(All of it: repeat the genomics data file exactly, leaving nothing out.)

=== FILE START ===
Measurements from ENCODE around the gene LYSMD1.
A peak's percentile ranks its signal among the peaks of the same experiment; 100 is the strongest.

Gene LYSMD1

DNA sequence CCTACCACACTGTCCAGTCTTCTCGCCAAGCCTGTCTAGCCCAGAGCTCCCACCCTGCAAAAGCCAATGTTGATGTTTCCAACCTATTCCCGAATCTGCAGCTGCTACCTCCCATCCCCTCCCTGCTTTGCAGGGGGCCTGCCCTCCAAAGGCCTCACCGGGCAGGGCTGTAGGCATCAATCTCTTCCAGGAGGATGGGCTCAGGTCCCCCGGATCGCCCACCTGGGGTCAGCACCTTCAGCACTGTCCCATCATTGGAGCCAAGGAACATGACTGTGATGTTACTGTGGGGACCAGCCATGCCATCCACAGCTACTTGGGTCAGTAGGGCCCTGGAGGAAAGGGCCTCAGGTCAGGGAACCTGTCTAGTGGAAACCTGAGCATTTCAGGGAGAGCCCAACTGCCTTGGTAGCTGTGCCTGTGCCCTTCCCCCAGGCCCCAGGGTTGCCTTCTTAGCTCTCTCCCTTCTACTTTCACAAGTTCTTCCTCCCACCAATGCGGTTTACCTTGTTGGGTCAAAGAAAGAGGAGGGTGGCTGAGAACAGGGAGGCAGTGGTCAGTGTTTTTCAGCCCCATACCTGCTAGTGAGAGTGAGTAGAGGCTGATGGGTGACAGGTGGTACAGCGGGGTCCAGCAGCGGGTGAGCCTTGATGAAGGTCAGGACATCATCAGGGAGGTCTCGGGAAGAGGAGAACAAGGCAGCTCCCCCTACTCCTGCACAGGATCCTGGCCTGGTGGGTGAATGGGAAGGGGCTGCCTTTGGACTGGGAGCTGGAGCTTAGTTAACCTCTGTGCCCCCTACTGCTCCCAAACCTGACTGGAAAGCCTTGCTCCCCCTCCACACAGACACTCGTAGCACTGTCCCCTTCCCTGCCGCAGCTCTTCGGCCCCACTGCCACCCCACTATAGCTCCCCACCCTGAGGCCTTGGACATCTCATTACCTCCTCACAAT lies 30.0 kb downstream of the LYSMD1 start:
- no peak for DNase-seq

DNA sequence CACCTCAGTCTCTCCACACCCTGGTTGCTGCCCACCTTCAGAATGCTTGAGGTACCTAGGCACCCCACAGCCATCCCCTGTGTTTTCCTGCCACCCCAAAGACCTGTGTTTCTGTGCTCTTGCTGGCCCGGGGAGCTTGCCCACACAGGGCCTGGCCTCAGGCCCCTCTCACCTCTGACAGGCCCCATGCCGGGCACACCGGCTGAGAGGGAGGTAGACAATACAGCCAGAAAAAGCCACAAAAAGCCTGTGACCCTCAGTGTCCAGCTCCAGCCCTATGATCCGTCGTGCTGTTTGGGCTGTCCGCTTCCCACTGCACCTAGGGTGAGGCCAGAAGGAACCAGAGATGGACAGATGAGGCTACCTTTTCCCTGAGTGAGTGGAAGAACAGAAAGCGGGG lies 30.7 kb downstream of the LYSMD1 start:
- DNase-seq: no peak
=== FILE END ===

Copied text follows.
Measurements from ENCODE around the gene LYSMD1.
A peak's percentile ranks its signal among the peaks of the same experiment; 100 is the strongest.

Gene LYSMD1

DNA sequence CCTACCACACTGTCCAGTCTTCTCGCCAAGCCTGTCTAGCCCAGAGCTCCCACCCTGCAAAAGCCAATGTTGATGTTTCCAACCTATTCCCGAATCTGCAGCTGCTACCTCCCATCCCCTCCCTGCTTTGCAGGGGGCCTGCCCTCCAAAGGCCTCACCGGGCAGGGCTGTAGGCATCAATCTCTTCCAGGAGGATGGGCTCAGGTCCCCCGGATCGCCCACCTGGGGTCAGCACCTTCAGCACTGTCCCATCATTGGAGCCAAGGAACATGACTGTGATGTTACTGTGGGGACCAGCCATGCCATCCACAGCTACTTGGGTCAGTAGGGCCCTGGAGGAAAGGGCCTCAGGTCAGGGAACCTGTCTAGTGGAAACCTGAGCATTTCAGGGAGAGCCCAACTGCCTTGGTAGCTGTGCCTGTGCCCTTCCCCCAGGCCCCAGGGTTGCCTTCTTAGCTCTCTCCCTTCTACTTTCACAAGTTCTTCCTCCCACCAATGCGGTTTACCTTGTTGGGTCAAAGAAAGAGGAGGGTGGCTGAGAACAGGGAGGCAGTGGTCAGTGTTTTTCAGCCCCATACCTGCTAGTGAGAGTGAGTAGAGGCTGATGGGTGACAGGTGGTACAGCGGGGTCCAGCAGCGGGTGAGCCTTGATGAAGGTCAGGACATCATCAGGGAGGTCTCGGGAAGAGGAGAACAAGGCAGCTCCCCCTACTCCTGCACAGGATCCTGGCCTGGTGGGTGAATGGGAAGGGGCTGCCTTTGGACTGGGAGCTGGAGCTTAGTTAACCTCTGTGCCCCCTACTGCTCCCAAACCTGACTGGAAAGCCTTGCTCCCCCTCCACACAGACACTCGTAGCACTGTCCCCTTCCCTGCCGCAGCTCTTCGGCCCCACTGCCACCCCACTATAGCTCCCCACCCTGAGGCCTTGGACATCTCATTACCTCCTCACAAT lies 30.0 kb downstream of the LYSMD1 start:
- no peak for DNase-seq

DNA sequence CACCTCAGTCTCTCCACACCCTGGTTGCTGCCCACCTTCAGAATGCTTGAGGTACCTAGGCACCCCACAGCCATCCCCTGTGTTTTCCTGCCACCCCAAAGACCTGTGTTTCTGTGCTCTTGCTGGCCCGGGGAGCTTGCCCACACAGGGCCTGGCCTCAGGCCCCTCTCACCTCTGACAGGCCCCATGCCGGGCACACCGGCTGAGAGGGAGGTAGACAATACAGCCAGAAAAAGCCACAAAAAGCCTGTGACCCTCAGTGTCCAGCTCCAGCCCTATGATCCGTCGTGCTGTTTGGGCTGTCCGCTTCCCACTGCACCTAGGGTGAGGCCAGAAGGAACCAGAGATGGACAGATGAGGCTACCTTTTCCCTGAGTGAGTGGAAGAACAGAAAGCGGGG lies 30.7 kb downstream of the LYSMD1 start:
- DNase-seq: no peak